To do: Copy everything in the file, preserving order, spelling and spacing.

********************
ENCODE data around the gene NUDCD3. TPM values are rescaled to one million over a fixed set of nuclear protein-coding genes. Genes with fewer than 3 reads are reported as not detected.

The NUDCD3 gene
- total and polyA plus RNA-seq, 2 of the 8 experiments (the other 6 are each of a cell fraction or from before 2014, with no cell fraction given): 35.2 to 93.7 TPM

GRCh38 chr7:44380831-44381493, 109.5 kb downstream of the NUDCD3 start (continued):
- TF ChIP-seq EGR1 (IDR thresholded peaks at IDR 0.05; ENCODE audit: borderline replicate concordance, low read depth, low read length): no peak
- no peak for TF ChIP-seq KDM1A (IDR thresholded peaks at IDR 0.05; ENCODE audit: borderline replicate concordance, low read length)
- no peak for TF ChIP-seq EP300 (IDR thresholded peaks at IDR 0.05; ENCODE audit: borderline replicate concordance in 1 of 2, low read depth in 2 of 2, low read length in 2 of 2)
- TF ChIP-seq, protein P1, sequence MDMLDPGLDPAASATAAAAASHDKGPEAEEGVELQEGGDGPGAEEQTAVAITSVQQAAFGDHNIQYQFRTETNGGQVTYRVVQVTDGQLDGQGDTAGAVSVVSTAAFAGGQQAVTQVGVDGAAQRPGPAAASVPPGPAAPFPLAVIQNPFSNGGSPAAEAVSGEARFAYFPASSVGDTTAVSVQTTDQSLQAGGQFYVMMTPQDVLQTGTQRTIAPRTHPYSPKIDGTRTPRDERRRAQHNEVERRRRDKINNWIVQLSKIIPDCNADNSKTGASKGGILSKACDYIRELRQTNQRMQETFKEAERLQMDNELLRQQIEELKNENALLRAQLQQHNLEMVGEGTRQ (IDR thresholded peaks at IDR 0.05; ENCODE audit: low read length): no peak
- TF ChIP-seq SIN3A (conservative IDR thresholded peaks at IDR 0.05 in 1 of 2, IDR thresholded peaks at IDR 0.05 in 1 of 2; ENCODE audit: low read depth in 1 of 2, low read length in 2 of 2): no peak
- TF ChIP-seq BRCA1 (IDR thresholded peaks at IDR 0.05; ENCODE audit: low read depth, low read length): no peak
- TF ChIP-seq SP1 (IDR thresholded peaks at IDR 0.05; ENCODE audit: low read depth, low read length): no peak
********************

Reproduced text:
ENCODE data around the gene NUDCD3. TPM values are rescaled to one million over a fixed set of nuclear protein-coding genes. Genes with fewer than 3 reads are reported as not detected.

The NUDCD3 gene
- total and polyA plus RNA-seq, 2 of the 8 experiments (the other 6 are each of a cell fraction or from before 2014, with no cell fraction given): 35.2 to 93.7 TPM

GRCh38 chr7:44380831-44381493, 109.5 kb downstream of the NUDCD3 start (continued):
- TF ChIP-seq EGR1 (IDR thresholded peaks at IDR 0.05; ENCODE audit: borderline replicate concordance, low read depth, low read length): no peak
- no peak for TF ChIP-seq KDM1A (IDR thresholded peaks at IDR 0.05; ENCODE audit: borderline replicate concordance, low read length)
- no peak for TF ChIP-seq EP300 (IDR thresholded peaks at IDR 0.05; ENCODE audit: borderline replicate concordance in 1 of 2, low read depth in 2 of 2, low read length in 2 of 2)
- TF ChIP-seq, protein P1, sequence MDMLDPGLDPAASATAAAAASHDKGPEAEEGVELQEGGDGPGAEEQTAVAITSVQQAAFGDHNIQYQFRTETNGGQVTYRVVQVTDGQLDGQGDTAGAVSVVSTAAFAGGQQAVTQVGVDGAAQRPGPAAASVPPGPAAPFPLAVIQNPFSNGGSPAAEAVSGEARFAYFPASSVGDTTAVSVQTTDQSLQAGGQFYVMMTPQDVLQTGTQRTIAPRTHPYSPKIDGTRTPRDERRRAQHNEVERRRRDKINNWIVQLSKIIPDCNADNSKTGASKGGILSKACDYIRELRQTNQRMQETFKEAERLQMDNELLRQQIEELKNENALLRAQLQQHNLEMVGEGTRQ (IDR thresholded peaks at IDR 0.05; ENCODE audit: low read length): no peak
- TF ChIP-seq SIN3A (conservative IDR thresholded peaks at IDR 0.05 in 1 of 2, IDR thresholded peaks at IDR 0.05 in 1 of 2; ENCODE audit: low read depth in 1 of 2, low read length in 2 of 2): no peak
- TF ChIP-seq BRCA1 (IDR thresholded peaks at IDR 0.05; ENCODE audit: low read depth, low read length): no peak
- TF ChIP-seq SP1 (IDR thresholded peaks at IDR 0.05; ENCODE audit: low read depth, low read length): no peak